CAMELOT sailing Thanksgiving 2000
Confessions of An Unrepentant Idealist
I admit to a certain ambivalence as I write this. Certainly, from the perspective of today [in 2000 when this was first drafted], I have a bunch of questions I would ask Wright, Bucky, Bruce Goff and Ayn Rand. Questions I did not know enough to ask them at the time. Even if I had thought of these questions, even if I would have had the experience to ask them, I would have presumed the answers to be self evident. Now, I am not so sure. I have no idea how they would have - or even if they could have, or would have - answered them. One of my major motives for writing this biography is to answer these questions and to make them accessible to those who will come after me. These questions - and the answers - or, at least, a framework to think about the answers, would have been useful to me when I started down the path that has become a lifetime. This assumes, of course, that I would have recognized their value - which is not a given. The illusions of youth are strong and extremely important to the progress of the world.
What I would ask them, if I could talk to them today, is how they summed up their life - was it worth living the way they lived it? Would they, fundamentally, approach life differently if they had to do it all over again? I do not mean would they better grasp a certain opportunity, avoid a clear mistake or take a different tack here and there. My question would not stem from a concern about risk avoidance - or even optimization along a path, once selected. No, I mean would they - at the root of it - do it differently?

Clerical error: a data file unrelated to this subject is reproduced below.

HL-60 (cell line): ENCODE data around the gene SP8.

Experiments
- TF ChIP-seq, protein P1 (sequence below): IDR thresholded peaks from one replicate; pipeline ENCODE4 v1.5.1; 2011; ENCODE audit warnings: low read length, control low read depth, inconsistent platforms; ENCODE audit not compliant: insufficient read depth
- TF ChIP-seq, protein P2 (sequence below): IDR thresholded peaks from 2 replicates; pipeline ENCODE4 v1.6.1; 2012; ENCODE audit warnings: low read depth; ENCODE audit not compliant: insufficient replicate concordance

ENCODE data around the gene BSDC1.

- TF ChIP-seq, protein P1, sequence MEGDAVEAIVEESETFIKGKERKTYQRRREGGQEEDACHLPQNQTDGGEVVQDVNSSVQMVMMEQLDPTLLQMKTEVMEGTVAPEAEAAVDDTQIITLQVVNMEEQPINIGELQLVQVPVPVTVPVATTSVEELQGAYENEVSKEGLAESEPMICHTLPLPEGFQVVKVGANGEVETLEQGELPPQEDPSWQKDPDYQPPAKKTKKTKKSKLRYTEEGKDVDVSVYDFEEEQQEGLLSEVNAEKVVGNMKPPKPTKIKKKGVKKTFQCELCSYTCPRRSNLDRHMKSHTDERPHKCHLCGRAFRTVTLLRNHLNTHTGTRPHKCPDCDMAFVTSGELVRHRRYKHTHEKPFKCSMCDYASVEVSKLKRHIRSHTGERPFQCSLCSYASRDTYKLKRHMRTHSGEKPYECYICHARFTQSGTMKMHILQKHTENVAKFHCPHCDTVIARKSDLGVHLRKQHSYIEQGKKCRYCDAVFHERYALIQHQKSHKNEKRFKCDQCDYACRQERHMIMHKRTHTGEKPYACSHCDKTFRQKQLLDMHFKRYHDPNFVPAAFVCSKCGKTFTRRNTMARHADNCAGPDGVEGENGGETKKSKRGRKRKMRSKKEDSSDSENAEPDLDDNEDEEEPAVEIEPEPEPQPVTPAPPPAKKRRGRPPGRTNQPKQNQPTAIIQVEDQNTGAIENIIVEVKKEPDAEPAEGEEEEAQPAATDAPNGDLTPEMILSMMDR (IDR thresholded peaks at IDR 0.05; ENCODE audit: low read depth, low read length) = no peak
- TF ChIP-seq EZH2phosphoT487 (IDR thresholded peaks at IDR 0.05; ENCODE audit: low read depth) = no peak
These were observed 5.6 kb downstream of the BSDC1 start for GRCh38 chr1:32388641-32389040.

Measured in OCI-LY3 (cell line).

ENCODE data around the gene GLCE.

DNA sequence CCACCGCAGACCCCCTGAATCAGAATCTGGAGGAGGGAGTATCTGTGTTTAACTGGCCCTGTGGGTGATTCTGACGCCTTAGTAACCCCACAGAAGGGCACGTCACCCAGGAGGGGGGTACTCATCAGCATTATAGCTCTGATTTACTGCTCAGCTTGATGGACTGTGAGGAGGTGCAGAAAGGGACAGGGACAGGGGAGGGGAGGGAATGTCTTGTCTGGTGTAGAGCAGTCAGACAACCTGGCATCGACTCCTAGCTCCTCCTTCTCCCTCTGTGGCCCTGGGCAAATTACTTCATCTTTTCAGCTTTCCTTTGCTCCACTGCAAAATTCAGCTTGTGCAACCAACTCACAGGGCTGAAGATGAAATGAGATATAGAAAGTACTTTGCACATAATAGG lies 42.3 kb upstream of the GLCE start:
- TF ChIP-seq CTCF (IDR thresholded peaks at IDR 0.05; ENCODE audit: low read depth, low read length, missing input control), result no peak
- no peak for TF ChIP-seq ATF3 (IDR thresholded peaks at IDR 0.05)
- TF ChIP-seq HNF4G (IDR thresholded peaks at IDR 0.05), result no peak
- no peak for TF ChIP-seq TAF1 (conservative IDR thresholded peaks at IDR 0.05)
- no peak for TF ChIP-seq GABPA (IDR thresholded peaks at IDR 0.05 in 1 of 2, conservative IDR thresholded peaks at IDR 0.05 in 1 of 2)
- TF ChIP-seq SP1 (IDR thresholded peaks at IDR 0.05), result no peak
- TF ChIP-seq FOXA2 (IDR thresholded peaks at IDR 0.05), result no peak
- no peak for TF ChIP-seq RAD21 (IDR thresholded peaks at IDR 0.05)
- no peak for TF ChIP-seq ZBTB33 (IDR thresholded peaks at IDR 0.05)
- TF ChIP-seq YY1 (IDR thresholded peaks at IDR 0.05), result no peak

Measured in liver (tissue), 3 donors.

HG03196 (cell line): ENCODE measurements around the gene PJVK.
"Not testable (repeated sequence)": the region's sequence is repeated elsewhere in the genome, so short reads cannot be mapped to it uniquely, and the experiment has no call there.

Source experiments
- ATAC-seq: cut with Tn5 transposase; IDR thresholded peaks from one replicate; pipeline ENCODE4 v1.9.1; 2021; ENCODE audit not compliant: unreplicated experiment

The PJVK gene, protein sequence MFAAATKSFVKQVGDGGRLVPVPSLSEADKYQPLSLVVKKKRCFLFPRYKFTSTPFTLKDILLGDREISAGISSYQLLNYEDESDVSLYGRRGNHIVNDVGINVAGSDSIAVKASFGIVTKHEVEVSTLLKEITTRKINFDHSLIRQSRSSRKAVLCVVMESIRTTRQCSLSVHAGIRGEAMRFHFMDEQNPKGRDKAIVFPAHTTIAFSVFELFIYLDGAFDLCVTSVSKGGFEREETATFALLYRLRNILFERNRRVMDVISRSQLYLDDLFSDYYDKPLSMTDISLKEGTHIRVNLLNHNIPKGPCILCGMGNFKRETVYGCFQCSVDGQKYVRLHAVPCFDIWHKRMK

When I knew them, they were almost god-like to me - they had lived, failed, fought and succeeded - and in my view - won. I knew them, late in their life, at the peak of their careers and personal powers. We never talked about their doubts, unanswered questions or the ambiguities of life and work. To me, what they had endured seemed well worth it given what they accomplished. They were going on, as strong as ever, and it never occurred to me to ask them if they thought it was worthwhile. I assumed, to the extent I thought about it, the answer was an easy yes. If I had known them better, if I had known what to ask and how to ask - would their answer have been different than what I expected? What should I say, today, to a youngster starting out, who asks me a similar question? The truth - certainly. What is the truth is the issue.
I would no doubt tell them that in some things there is no choice. The great sin is to turn away from your own experience of what has value.
I did not model my life after Wright, Fuller, Goff and Rand. I was already “ruined” before I met them. They influenced me in many ways but did not set the attitude nor the direction that I took. They did, intentionally or not, encourage me along the path I was already on. They were all great encouragers. Goff was the one among them most cautious to impose the least of his own personal stamp. He was, in this regard, one of the greatest teaches I have ever met - inspiring yet not imposing and commanding.
Had I known more, I would have asked them how they resolved the conflicts of living a purposeful life with living a life; of contributing to the human venture while remaining a member of humanity. How to do the work necessary for the creation of art while also living a life of variety, adventure and value. Did they have regrets for the options turned down, the paths not followed, the conflicts left unresolved? What is the SINGLE thing, at the end, that they would have changed?